The Sleepwalkers by Hermann Broch: Disintegration of values after WWII, but applies today.
The Death of Virgil by Hermann Broch: Open to any page and read for language.
The Killer Inside Me by Jim Thompson: Incredible 1950’s era thriller about a sociopath; cult classic.
The Portrait of a Lady by Henry James: Read for dialogue.
Going After Cacciato and In the Lake of the Woods by Tim O’Brien: Haunting; for readers and writers.
Despair by Vladimir Nabokov: Claustrophobic exploration of point of view and how perceptions are all we have.
The Mountain Lion and Collected Stories by Jean Stafford: Zingy language and characters that pop off the page.
The Watcher and Other Stories by Italo Calvino: Wonderful sentences; drama in the every day.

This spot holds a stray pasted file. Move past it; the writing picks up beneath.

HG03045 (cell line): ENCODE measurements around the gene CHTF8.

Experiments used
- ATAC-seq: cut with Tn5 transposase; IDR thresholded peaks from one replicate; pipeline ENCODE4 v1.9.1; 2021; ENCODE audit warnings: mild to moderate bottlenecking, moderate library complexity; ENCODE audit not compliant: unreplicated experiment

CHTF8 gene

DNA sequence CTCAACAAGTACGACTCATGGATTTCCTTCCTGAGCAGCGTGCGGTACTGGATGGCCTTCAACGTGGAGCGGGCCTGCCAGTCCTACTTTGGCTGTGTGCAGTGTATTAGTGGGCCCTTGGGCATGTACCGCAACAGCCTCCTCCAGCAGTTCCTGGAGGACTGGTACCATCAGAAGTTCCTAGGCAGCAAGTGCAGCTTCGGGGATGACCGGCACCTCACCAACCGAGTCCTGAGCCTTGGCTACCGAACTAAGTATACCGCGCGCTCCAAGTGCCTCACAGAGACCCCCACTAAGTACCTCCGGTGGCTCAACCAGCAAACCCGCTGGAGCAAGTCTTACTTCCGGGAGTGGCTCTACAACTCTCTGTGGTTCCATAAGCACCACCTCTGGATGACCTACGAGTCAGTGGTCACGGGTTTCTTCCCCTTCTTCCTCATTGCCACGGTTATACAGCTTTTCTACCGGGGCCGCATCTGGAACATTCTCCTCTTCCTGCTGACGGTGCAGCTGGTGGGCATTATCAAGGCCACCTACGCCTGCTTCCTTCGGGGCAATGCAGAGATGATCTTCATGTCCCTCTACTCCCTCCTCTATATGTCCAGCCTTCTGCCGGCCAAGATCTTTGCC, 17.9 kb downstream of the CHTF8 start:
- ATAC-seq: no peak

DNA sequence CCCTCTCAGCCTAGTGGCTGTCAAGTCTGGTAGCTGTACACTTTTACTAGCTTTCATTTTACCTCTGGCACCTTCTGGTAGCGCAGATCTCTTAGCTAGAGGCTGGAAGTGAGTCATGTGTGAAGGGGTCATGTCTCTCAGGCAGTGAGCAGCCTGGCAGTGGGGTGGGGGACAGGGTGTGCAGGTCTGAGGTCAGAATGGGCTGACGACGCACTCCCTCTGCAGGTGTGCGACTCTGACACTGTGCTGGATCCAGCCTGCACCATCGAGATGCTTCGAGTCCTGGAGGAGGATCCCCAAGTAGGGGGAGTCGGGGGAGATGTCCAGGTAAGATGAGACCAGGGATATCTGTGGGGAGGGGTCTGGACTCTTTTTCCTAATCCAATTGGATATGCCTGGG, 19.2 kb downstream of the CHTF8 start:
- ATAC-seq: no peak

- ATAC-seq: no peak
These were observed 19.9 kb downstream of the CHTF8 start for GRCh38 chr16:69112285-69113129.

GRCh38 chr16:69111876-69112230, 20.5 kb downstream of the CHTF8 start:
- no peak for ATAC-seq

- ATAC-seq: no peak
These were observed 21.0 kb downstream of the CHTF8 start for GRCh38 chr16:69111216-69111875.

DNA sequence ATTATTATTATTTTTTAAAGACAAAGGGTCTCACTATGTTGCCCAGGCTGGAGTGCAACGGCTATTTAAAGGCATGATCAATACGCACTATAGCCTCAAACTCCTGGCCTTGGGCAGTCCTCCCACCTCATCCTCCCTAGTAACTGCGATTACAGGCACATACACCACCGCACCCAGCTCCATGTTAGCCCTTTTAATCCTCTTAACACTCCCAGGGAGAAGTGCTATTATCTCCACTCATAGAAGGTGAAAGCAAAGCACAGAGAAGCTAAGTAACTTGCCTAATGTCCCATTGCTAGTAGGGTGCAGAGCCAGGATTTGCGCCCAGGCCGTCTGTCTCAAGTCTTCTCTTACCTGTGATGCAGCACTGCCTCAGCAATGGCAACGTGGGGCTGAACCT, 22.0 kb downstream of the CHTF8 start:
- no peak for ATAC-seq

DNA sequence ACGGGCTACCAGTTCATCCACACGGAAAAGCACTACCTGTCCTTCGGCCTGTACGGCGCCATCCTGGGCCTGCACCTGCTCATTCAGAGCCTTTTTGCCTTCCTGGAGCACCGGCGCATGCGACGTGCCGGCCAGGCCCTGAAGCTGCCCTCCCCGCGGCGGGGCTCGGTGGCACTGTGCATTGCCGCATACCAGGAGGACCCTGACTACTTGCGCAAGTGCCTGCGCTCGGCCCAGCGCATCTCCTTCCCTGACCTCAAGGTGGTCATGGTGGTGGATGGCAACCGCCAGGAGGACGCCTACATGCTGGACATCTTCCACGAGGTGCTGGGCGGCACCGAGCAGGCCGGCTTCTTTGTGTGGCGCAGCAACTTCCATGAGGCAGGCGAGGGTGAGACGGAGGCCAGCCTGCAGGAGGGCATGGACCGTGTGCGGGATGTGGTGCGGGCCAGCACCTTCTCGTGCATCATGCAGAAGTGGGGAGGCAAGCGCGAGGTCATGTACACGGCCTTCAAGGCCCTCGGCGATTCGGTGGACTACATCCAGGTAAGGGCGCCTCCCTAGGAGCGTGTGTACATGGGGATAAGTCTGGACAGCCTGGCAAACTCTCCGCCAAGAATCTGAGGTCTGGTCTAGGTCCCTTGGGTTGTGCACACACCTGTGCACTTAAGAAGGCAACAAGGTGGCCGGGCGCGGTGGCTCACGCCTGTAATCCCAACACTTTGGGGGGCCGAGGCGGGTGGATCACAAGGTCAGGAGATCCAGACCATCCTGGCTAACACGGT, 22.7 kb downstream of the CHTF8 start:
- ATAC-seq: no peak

Lost in the Funhouse by John Barth: Sheer originality.
The Virgin Suicides by Geoffrey Eugenides: Nobody understands anybody else.
The Power and the Glory by Graham Greene: Powerful story about missionary in Mexico; the best Greene.
The Trial by Franz Kafka: Arbitrariness of law; man’s darkness in the face of life.
A Distant Episode by Paul Bowles: Violent, shocking, great.
Waiting for the Barbarians by J.M. Coetzee: Ditto.
The Victim by Saul Bellow: Fabulous characterization, claustrophobic paranoia.
The Butcher Boy by Patrick McCabe: Schizophrenic boy; amazing shifts of mood.
All the Pretty Horses and The Road by Cormac McCarthy: Violent and beautiful search for connection to the land (Horses) and people (Road).
The Queen of the Tambourine by Jane Gardam: Affecting portrayal of English woman through letters from meddlesome neighbor; quirky, funny, bleak.